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Figure 1:      Scatter Plot of the Relationship between the Percent Change in the Money Supply
and Inflation

1000

100
Inflation Rate

10

1
1   10                              100     1000
% Change in Money Supply

5.     Estimation of the Model

The next step is to estimate the model. Using EXCEL we could regress the inflation rate on money
growth rates by going to “tools” then “data analysis” then “regression.” Using those commands, I
obtained the following results:

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Regression Statistics
Multiple R                 0.989768971
R Square                   0.979642617
Standard Error             22.23330717
Observations                         28

ANOVA
df               SS                MS
Regression                             1         618482.1882     618482.188
Residual                              26         12852.31864     494.319948
Total                                 27         631334.5069

Coefficients   Standard Error     t Stat
Intercept                     -3.67421468       4.563613256 -0.80511088
Money                         0.981454945       0.027746668   35.371993

Note that the Intercept corresponds to b0 and Money corresponds to b1 . Thus, our “best guess” or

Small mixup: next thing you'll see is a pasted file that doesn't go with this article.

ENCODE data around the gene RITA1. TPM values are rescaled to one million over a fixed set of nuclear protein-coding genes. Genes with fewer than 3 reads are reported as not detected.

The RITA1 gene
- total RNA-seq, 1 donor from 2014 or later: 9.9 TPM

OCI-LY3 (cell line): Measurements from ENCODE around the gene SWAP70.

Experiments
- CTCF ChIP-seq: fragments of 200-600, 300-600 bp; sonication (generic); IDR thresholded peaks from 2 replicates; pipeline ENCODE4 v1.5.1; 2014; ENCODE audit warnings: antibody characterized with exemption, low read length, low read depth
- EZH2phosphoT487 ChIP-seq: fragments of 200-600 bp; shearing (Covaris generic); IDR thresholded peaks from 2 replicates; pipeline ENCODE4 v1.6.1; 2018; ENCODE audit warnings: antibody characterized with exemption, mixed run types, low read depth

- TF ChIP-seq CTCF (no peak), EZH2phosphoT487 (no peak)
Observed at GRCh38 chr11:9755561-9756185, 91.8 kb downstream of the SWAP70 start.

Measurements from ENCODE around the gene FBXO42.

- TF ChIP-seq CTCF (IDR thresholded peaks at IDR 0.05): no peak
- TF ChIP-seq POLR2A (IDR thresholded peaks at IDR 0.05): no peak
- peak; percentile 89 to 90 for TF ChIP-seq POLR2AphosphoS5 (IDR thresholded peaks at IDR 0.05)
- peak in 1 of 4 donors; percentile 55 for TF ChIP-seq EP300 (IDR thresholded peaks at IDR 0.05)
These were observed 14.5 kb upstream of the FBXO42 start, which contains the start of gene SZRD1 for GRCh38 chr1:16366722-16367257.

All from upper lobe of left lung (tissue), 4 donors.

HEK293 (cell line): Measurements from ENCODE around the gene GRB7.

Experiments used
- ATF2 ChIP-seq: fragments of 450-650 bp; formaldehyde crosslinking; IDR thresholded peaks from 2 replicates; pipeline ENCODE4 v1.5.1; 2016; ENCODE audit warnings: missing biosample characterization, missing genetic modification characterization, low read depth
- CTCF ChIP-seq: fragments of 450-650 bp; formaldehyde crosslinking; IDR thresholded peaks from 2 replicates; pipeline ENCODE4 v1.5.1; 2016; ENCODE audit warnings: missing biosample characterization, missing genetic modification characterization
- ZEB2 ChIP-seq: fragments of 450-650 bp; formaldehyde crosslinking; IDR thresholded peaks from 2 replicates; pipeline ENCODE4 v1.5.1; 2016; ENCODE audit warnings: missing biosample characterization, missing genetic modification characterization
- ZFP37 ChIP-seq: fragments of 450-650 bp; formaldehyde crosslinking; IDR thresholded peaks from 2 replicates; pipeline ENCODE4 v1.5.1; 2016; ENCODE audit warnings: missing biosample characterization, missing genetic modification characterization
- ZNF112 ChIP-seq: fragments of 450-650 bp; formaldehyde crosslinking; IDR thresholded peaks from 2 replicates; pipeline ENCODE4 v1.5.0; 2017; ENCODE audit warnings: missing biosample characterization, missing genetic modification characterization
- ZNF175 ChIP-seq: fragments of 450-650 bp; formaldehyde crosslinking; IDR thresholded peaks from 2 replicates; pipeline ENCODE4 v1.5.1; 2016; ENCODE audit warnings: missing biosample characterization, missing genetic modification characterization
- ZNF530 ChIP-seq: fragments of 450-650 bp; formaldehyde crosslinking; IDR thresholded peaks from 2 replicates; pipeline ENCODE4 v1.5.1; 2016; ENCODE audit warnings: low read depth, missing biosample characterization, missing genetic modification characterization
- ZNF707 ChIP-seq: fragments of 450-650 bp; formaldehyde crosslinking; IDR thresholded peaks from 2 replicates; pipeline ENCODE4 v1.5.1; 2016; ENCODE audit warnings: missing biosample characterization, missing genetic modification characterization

estimate of β 0 is -3.67 and our estimate of β 1 is 0.98. These estimates are consistent with our
predictions. In particular, our hypotheses were that the constant should be negative (we find that it equals
-3.67) and that the slope should equal one (we find that it equals 0.98). Furthermore, consistent with
Figure 1, the Rsq of the regression is quite high (equal to 0.989). Thus, 98% of the variation in inflation
rates appears to be explained by variation in the money supply. Our estimate of β 1 implies that a one
percent change in the money supply leads to a 0.98 percent change in the inflation rate. That estimate is
very close to our hypothesis that a one percent change in the money supply leads to a one percent change
in the inflation rate.

We can also conduct a formal test of the hypothesis that β 1 equal one. Specifically:

H 0 : β1 = 1
(1)
H 1 : β1 ≠ 1

b1 − β1 0.98 − 1
(2)     t=            =       = −.71
se(b1 )   .028

(3)     Choose a 5% significant level

(4)     Reject H 0 if | t |> tα / 2, n − 2